“Inclusion is something that underpins my work and something that I wake up thinking about every day.”
Before embarking on my IC journey, I had identified ambitious goals for making significant changes to our inclusive practices at Evolve Music. These included recruiting ethnically diverse trustees (one of whom will be a young mentee); to recruit and mentor a Programmes Assistant (a new role) from an underrepresented background and gradually increase their strategic responsibility; to increase the number of men working in the early years and to support emerging music leaders from diverse backgrounds.
I have to admit, I never doubted that we would not be able to achieve these ambitions, but as a leader of a young arts and cultural organisation I spent much time living in fear about putting a foot wrong. What will people think of me if I get this wrong? What will people say about our organisation? What if I inadvertently upset someone through my unconscious bias? Do I have enough experience to do this or say that, to have an impact? These fears reside in awareness of my own privilege, and I will continue to battle and reflect on these throughout my life and career. This is essential to personal and professional growth.
Like so many I have witnessed working in our sector, before IC I went around in circles talking about change, what change might look like, what I think needs to happen but not really making any! We spend so much time thinking and talking about inclusion but often progress isn’t made quickly enough. I know we have to be realistic that change won’t happen overnight but within the sector and wider society, we are way behind where we should be. In 2021, inclusion and diversity should be on everyone’s lips.
I spend a lot of my time analysing systems, environments and people’s attitudes towards inclusive practice; “Do others not think about this in the same way? If they do, why are we not seeing change emerge more consistently?” What are the barriers?
I believe it’s FEAR with a capital F!
As human beings, fear is uncomfortable, and we do all we can to block it out. In order to protect ourselves, risk-taking feels dangerous. When it comes to inclusion and diversity, I believe that the fear of getting it wrong is causing leaders to freeze, catastrophic for any change or growth.
I am not for a moment suggesting we need to handle inclusive changemaking with reckless risk-taking. This would lead to thoughtlessly barging our way forward, doing more damage, ignorantly thinking we are doing good without having the support in place for sustainable change. However, without looking fear in the eye to tease out some of these difficult issues, nothing will change. We need to have the right conversations, support from the right people and consistently keep humanity at the core of decision-making. We need to embrace change and not be afraid to do things differently. There is a delicate balance to be met, grappling uncomfortable but crucial topics whilst being sensitive, open and reflective. Part of this process will be holding our hands up when we get things wrong, humbly learning from mistakes and recognising our personal contributions to organisational journeys.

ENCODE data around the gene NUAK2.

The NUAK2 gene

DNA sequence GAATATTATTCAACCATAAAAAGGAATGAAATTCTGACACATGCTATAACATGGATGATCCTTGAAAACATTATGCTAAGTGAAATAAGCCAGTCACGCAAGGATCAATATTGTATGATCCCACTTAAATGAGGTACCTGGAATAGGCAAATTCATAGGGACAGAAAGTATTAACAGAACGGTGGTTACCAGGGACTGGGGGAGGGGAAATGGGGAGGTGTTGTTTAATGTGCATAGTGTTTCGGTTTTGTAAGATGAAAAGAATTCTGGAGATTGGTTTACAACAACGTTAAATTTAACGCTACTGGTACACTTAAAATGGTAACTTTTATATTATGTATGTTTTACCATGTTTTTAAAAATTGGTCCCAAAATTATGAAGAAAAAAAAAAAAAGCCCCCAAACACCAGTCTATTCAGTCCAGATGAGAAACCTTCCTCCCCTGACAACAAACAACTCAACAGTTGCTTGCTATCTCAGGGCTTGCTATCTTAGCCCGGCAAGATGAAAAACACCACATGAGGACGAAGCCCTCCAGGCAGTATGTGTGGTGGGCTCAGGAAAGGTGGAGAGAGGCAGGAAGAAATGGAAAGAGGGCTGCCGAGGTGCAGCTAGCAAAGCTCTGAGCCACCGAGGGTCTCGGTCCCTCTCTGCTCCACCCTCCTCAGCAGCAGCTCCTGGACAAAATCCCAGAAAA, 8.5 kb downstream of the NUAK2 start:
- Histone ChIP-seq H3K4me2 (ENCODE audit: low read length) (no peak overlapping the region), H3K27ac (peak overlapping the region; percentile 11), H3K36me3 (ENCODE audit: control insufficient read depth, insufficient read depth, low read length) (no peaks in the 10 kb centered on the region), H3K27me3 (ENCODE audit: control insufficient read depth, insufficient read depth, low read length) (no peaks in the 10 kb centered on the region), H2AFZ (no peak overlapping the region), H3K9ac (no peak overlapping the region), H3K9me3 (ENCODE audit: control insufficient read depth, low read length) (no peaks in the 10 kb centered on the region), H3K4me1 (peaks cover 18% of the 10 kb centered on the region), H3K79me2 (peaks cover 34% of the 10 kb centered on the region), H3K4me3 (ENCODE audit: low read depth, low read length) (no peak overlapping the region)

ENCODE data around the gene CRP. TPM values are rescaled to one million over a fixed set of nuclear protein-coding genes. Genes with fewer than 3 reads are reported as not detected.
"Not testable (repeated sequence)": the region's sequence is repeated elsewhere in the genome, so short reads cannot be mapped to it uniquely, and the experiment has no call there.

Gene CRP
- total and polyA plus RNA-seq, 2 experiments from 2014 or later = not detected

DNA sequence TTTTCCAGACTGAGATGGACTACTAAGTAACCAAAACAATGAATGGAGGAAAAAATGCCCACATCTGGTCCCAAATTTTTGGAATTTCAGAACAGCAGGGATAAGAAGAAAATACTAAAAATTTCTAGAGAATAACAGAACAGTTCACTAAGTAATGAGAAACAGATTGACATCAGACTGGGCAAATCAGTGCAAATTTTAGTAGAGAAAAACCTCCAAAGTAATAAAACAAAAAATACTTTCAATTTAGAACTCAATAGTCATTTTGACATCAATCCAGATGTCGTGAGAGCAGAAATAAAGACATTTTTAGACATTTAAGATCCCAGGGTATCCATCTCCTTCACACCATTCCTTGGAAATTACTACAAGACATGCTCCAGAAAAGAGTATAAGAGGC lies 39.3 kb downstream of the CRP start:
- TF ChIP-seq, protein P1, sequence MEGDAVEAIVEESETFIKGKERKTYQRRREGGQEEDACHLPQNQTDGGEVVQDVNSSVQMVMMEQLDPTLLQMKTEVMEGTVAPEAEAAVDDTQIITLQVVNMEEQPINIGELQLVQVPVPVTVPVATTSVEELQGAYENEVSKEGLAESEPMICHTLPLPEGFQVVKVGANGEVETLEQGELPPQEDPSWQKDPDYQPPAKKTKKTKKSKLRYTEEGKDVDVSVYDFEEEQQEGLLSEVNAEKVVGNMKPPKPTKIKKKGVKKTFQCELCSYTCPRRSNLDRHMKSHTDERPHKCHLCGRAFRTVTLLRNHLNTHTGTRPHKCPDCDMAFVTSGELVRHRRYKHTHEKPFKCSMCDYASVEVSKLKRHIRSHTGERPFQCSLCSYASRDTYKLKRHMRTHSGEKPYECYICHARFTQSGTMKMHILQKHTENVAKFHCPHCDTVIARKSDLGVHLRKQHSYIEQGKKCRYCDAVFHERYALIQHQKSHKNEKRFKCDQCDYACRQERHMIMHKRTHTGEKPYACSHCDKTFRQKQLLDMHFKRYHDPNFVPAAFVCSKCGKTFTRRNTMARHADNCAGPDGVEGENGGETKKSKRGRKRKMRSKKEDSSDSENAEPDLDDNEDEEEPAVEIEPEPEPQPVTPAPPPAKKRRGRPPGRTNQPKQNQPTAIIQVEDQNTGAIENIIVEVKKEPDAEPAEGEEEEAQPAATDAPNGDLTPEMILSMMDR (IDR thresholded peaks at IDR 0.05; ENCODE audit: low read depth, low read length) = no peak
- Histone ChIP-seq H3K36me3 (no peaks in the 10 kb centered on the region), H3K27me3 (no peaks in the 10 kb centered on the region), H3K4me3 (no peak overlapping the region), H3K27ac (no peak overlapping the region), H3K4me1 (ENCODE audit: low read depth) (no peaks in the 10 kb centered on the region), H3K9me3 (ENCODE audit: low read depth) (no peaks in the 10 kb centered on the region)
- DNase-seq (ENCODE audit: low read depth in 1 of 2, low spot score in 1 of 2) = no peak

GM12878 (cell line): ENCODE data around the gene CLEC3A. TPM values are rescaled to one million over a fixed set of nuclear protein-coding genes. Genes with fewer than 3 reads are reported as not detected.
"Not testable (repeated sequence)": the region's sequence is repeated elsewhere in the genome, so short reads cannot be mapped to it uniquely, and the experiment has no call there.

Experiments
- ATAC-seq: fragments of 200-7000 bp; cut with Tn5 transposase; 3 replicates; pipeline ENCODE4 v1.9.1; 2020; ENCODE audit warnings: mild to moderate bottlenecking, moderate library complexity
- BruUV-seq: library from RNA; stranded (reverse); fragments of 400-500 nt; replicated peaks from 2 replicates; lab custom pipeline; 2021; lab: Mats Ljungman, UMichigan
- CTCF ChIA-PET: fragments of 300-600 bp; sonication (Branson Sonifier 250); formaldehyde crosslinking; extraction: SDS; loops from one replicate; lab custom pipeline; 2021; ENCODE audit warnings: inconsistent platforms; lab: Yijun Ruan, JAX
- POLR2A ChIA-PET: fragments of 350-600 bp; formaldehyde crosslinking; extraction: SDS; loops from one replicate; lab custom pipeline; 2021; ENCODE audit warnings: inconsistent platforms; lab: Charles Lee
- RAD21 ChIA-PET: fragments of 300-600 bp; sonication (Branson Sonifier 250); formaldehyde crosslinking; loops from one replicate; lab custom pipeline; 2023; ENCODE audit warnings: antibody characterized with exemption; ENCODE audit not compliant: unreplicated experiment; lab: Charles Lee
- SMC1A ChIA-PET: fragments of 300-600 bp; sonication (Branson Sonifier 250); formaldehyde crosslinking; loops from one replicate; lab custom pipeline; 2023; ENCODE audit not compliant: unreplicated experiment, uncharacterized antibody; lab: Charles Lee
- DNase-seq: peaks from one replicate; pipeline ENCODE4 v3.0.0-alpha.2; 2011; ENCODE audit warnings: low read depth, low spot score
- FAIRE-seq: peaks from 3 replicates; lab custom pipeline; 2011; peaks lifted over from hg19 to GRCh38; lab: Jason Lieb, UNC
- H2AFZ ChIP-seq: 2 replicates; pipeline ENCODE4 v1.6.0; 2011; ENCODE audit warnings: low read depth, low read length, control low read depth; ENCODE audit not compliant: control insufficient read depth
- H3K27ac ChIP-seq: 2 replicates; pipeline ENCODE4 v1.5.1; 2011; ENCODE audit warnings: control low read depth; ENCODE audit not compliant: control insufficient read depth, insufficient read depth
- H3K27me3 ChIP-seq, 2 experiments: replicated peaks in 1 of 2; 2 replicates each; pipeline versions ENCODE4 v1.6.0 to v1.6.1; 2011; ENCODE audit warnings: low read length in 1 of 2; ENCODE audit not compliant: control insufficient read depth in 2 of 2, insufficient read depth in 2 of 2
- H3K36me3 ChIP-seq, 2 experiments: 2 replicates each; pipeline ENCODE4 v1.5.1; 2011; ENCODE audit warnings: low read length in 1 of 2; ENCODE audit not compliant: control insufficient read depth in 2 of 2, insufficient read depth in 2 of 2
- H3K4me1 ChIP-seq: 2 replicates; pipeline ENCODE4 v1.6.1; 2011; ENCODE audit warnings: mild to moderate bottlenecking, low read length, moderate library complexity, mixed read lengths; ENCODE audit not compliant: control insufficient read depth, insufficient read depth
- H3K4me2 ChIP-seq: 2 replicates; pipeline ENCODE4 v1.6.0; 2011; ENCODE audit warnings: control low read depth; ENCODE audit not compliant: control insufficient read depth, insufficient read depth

At Evolve Music, we are taking this approach through a workforce development lens. How can we diversify our community music workforce and support emerging music leaders, underrepresented due to gender, disability, ethnicity and class?
Some people might think we aren’t experienced enough to take on such ambition, and in many ways they would be right. However, we can’t stay silent until we are ‘experts’, but must instead step out of fear to make change, prioritising what we care about, taking a risk and changing our corner of our world. We are getting the right people around us who will bring their unique knowledge and lived experience to help inform and shape our development. We know we will make mistakes and that feels scary, but we are still doing it and stepping out of our comfort zone in order to move forward.
During my time working through the Clore Leadership IC course I have made time and space (real time and space) to STOP and THINK. I have had conversations I wouldn’t normally have had (which felt uncomfortable) and have met like-minded people who have got my back. I now feel more supported than ever to take risks and make change happen.
Ask yourself this: What about inclusive policy making and putting into action scares you?
Write it all down and work through it.
We must be brave and courageous to see real change.
Ben has been working in the arts and cultural sector for over 10 years both as a music leader and now as a senior leader. Evolve Music is a community music organisation that co-creates new music with families, young people and adults based on their experiences and interests. As an organisation, they are committed to inclusive change making, both through their music programmes and workforce development.